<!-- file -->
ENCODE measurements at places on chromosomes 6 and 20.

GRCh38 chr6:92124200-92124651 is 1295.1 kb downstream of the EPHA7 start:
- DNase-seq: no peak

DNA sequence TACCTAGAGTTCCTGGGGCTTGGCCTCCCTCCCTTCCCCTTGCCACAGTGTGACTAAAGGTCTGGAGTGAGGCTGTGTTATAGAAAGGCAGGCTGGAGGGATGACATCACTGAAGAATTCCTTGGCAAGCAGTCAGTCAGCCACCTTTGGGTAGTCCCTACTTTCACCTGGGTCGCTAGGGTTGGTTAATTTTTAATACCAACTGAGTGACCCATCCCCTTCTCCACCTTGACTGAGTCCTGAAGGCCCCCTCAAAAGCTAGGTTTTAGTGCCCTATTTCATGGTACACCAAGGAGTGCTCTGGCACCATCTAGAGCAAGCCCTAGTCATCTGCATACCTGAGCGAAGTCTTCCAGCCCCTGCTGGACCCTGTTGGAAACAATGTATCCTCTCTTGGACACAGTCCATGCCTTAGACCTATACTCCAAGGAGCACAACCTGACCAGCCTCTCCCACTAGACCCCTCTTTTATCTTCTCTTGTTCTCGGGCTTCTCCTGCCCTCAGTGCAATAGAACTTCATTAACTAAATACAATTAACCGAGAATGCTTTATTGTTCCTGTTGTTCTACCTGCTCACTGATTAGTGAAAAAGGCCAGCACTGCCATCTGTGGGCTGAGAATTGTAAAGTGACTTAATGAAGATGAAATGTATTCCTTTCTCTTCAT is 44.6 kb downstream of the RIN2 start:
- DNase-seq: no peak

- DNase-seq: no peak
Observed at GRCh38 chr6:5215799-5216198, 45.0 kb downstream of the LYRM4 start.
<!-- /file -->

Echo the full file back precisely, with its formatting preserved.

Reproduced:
ENCODE measurements at places on chromosomes 6 and 20.

GRCh38 chr6:92124200-92124651 is 1295.1 kb downstream of the EPHA7 start:
- DNase-seq: no peak

DNA sequence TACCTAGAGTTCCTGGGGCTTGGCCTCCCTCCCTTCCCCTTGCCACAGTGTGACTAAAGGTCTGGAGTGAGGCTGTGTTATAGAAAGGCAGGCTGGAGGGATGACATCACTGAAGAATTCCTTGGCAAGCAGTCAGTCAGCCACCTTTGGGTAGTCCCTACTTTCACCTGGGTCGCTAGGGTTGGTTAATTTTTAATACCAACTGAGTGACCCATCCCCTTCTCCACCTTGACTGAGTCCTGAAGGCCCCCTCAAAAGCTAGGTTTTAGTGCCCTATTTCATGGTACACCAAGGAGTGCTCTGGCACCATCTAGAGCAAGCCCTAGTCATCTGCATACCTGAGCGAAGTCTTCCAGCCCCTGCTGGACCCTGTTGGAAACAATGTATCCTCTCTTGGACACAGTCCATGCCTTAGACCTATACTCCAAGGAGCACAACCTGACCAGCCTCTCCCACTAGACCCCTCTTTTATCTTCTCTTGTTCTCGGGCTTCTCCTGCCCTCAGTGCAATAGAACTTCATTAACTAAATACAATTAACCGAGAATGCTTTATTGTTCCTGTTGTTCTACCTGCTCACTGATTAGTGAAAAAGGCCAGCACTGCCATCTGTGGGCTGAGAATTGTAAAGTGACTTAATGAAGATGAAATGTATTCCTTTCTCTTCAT is 44.6 kb downstream of the RIN2 start:
- DNase-seq: no peak

- DNase-seq: no peak
Observed at GRCh38 chr6:5215799-5216198, 45.0 kb downstream of the LYRM4 start.